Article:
By using this site, you agree to our updated Privacy Policy and our Terms of Use. Manage your Cookies Settings.
457,948 Members | 1,652 Online
Bytes IT Community
+ Ask a Question
Need help? Post your question and get tips & solutions from a community of 457,948 IT Pros & Developers. It's quick & easy.

Bug in my C++ program seems really strange. (Update on debugging progress)

P: n/a
Hi.

I seem to have made some progress on finding that bug in my program. I
deactivated everything in the bignum package that was used except for
the returning of BigFloat objects. I even crippled all the
constructors. So now all the operations and constructors that were
used do is just return BigFloats but no memory is actually accessed at
any point, nor is any allocated. However, when I reenable those parts
of the constructor that allocate memory, and _then_ enable the part of
the _de_structor that _frees_ the memory, the bug appears. It only
seems when I go to allocate the "digits" buffer with (in constructor)

digits = new DIGIT32[length];

and free with (in destructor)

delete digits;

or:

(allocate in constructor) digits = (DIGIT32
*)malloc(length*sizeof(DIGIT32));

(free in destructor) free(digits);

When I don't call free or delete, though, the crash does not appear.
But it does not seem to be something needing the memory and then
accessing it as I tried it with none allocated in the first place and
"digits" set to a dummy pointer, and there was no bug nor any attempt
to access the memory as that would crash the program. It only happens
when you allocate memory in the constructor and free it in the
destructor. Freeing it immediately after allocation, in the
constructor, does not result in the crash bug.

What gives, anyway?

Sep 1 '07 #1
Share this Question
Share on Google+
23 Replies


P: n/a
Ooops! Sorry about the double posting. Darn,
Google crashed...

Sep 1 '07 #2

P: n/a
mike3 wrote:
On Aug 31, 10:32 pm, "Alf P. Steinbach" <al...@start.nowrote:
....
http://www.mediafire.com/?cfmzd1y3yij
How does one build all that ?
Sep 1 '07 #3

P: n/a

mike3 <mi******@yahoo.comwrote in message...
>
digits = new DIGIT32[length];

and free with (in destructor)
// delete digits;

delete [] digits;

If you 'new', you 'delete'.
If you 'new[]', you 'delete[]'.

--
Bob R
POVrookie
Sep 1 '07 #4

P: n/a
On Sep 1, 10:17 am, "BobR" <removeBadB...@worldnet.att.netwrote:
mike3 <mike4...@yahoo.comwrote in message...
digits = new DIGIT32[length];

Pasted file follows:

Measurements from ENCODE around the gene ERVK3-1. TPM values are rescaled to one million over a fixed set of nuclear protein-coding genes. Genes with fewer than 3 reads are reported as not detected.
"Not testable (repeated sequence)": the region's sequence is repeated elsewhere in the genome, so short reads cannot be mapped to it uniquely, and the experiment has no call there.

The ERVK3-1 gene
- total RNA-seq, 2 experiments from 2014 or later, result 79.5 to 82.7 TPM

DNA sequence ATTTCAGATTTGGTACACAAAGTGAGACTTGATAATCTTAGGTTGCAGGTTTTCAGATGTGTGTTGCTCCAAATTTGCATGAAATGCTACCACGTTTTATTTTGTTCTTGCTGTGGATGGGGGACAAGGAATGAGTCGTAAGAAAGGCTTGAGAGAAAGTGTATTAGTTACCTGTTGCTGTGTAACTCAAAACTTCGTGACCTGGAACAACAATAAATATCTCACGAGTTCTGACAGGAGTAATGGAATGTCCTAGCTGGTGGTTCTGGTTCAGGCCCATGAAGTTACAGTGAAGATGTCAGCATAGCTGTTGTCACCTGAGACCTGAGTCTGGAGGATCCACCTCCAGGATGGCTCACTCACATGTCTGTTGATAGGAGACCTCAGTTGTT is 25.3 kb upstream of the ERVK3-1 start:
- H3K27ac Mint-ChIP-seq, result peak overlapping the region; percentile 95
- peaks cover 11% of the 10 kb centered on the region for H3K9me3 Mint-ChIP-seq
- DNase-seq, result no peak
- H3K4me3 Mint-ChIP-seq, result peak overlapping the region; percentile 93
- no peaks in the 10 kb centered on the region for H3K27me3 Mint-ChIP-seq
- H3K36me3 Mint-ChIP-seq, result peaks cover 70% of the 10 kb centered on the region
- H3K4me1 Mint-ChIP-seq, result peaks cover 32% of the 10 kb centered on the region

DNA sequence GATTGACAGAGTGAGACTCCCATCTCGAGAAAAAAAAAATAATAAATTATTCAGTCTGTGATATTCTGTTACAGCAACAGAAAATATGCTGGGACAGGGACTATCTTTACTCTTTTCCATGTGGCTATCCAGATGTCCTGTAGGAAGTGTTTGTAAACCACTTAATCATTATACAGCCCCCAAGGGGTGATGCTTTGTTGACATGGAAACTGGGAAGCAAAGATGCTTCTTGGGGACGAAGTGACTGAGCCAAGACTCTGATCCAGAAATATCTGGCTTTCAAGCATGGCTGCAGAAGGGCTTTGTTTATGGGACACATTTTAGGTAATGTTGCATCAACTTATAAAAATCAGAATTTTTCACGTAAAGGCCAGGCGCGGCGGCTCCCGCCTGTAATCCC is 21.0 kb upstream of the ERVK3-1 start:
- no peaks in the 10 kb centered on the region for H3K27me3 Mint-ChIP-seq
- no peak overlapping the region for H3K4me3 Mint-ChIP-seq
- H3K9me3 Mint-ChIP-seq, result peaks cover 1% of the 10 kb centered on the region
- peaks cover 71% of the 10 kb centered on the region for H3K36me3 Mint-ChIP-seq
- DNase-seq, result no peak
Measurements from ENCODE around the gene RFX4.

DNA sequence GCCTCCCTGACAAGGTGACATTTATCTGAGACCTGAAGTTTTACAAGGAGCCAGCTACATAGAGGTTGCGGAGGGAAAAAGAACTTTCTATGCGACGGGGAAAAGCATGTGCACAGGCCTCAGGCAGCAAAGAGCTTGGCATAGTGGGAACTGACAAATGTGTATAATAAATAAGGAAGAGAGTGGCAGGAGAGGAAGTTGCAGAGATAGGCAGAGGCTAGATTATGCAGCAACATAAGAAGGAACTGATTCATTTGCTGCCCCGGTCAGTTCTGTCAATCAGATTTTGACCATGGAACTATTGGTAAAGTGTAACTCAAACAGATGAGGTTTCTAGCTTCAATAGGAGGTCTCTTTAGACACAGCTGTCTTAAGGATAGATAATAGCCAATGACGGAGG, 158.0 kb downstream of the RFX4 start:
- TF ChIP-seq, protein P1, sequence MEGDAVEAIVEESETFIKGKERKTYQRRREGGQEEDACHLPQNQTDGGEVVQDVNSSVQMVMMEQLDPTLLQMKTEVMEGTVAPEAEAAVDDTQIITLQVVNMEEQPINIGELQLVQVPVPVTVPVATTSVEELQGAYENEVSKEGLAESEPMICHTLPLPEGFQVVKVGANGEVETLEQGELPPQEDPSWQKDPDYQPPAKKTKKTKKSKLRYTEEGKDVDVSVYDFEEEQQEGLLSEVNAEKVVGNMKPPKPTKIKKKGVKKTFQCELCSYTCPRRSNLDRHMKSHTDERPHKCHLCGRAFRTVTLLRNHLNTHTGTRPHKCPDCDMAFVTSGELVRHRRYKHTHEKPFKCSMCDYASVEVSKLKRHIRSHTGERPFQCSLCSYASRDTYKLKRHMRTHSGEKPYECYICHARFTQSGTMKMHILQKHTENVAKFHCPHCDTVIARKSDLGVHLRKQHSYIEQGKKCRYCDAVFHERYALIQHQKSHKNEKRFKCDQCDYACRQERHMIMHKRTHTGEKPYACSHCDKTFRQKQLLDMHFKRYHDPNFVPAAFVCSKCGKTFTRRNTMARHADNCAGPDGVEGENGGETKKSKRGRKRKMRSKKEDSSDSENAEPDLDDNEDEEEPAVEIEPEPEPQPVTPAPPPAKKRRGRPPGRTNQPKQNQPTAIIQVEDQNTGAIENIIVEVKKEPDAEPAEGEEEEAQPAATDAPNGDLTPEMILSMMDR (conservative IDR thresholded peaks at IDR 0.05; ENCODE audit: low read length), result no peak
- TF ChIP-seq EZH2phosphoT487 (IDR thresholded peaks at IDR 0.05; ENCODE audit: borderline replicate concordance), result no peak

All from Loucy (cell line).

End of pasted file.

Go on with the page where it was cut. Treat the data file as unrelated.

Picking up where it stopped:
and free with (in destructor)

// delete digits;

delete [] digits;

If you 'new', you 'delete'.
If you 'new[]', you 'delete[]'.
Tried that, still crashes!
--
Bob R
POVrookie

Sep 1 '07 #5

P: n/a

mike3 <mi******@yahoo.comwrote in message...
On Sep 1, 12:57 am, "Alf P. Steinbach" <al...@start.nowrote:

Changes to make it /compile/:

fracalg\computefrac.cpp(371):#if 0 file://APS
fracalg\computefrac.cpp(378):#endif file://APS
fracalg\computefrac.cpp(393):#if 0 file://APS
fracalg\computefrac.cpp(396):#else file://APS

Excuse me, why all this? Those were commented
out for debugging purposes to help minimalize
the code.
Then they should have been removed for posting. I would be pissed if I spent
good money to download it with my slow dial-up.
>
render\render.cpp(51): file://APS MessageBox(NULL, TEXT("Zorg."),
TEXT(""), MB_OK);
render\render.cpp(69): file://APS MessageBox(NULL, TEXT("Borg."),
TEXT(""), MB_OK);

Why couldn't it compile with those in?
It's windows code. GNU don't play that!
>
win32\CMainWnd.cpp(52): wcx.hCursor = LoadCursor(0,
IDC_ARROW); file://APS LoadCursor((HANDLE)NULL, IDC_ARROW); /* cursor */

win32\fg3dImageWindow.cpp(34): wcx.hCursor =
LoadCursor(0,IDC_ARROW); file://APS file://LoadCursor((HANDLE)NULL,
IDC_ARROW); /*
cursor */

win32\fg3dNewImageWzrd.cpp(18)://APS HWND gTmp;
win32\fg3dNewImageWzrd.cpp(32)://APS gTmp = hwndTmp;
main.h(108)://APS extern HWND gTmp;
fracgen3d.cpp(79):// APS

Plus, the WinMain function must be changed to something like

int WINAPI WinMain(HINSTANCE TheInstance, HINSTANCE LastInstance,
LPSTR lpszCmdLine, int iCmdShow){
__try{
return cppWinMain( TheInstance, LastInstance, lpszCmdLine,
iCmdShow );
}
__except(TRUE){
TCHAR szBuf[256];
StringCchPrintf(szBuf, 256, TEXT("EXCEPTION %08lX"),
GetExceptionCode());
OutputDebugString(szBuf);
return 0;
}
}

where cppWinMain contains the original code for that __try.

It's funny (is that the right word?) when the code contains C style
casts that makes it not compile, when all that's needed is to remove
those casts...

I must be using a really crappy C++ compiler then as
it allows that stuff.
Then set it up for standard compliance, and raise the warning levels.
>
So then it casts it automatically, you don't need all
that C-style stuff, then? Darn I'm too paranoid.
If you must, use the C++ casts so you get the proper warnings/errors.
>
Having done all the above the program crashes on using an invalid
pointer txtrptr in [render.cpp] at line 62, which is due to using an
uninitialized member "d3dlr" (presumably there should have been an
earlier call to FractalImage::LockRectangle, but no such).

That is uninitialized? It calls LockRectangle() right
in there @ line 46.
Did you check whether the pointer is valid during/after the 'call'?